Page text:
Meet the AEP team: Elise Honey

December 18, 2023
AEP team member

Elise is a valued member of the AEP Neuropsychology team responsible for administering cognitive assessments for participants and control group volunteers via telehealth.

Why did you choose to work at the AEP?

Working for the AEP means I get then opportunity to learn from many talented researchers and clinicians. Being part of such an inspiring, driven, and hard-working team – it doesn’t get better than that!

What do you hope to achieve at the AEP?

I hope to continue improving my clinical skills administering neuropsychological assessments and thereby contribute to epilepsy research that will assist in achieving positive health outcomes for people living with the condition.

Your proudest moment or achievement?

Graduating last year with First Class Honours was one of my proudest moments. The day I began Honours I printed a sign with H1 and stuck it next to my desk to remind me every day of my goal. To have actually achieved this at the end was so rewarding.

All-time favourite meal?

Japanese cuisine. There is no such thing as recommended energy intake when it comes to sushi.

Current streaming recommendation?

I’m going to give a pretty boring answer here and say the ‘Australian Finance Podcast’ on Spotify.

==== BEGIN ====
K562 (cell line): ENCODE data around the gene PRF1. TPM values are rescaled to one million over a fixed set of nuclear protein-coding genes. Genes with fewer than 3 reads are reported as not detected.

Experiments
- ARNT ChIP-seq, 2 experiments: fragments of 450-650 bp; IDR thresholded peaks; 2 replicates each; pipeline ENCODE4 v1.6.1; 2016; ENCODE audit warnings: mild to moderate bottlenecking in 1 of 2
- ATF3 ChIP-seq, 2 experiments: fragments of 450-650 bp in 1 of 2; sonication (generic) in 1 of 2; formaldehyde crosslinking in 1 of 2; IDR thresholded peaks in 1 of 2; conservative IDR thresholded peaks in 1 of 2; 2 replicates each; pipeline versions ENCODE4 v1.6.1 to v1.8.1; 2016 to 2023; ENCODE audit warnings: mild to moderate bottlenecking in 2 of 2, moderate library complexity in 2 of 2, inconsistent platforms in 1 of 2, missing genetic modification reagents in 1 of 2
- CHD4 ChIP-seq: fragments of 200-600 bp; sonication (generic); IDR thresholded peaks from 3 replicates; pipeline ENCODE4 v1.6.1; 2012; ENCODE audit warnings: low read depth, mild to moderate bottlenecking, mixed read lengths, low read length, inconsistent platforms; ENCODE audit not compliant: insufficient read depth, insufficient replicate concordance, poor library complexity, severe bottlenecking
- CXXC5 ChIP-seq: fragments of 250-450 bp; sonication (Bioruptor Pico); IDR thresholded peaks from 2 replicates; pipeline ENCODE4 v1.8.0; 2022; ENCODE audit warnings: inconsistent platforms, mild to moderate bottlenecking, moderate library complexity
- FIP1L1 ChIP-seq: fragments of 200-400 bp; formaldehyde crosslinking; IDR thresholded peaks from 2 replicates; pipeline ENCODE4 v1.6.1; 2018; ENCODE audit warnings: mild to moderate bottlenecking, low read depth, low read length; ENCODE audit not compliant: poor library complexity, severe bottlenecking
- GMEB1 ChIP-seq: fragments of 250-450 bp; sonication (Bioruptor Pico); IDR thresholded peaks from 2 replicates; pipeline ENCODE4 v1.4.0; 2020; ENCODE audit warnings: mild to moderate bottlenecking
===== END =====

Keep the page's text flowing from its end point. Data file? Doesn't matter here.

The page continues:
Current book you are reading?

I’m reading Meditations by Marcus Aurelius because I’ve gone down a stoic philosophy wormhole on YouTube this year. I don’t always exactly understand what he’s saying, but it makes me feel as though I’ve got my life in order when reading it.

What advice would you give your 12-year-old self?

I’d probably tell myself something cliché like “stress less and focus on enjoying your childhood”, but I’d also recommend to start investing in the property market before it’s too late.

Who would you most like to meet?

Margaret Fly Washburn. She was the first woman granted a PhD in Psychology and she was girl-bossing ahead of her time.

Finish the following sentences:

My ideal weekend involves…

A good balance of catching up with friends, going to the gym/for walks, relaxing, going to the movies or spending too much money at Mecca.

I believe the most important thing in life is…

To act in alignment with your value system and surround yourself with likeminded people. Also, to surround yourself with people who can make good spicy margaritas – this is super important in life!

AEP Research Assistant publishes first paper as lead-author

AEP Research Assistant, Remy Pugh, recently had her first paper as lead-author published in Epilepsia Open. The study explores the cognitive and psychological functioning in adults after their first seizure, but prior to an epilepsy diagnosis or treatment plan. A great achievement, congratulations to all involved.

First AEP Health Economics paper published

The Australian Epilepsy Project’s first health economics paper based on our pilot study data has been recently published. Congratulations to all involved, including Dr Clara Marquina, Emma Foster and the AEP’s Health Economics Lead, Prof. Zanfina Ademi of Monash Uni Pharmaceutical Sciences.

AEP Participant: Chloe Falzon

Chloe was only recently diagnosed with epilepsy after experiencing seizures over an 18 month period. Her initial seizures occurred during sleep and saw Chloe hospitalised a number of times. The results of her scans were inconclusive but additional seizures over the ensuing 12 months lead to her epilepsy diagnosis.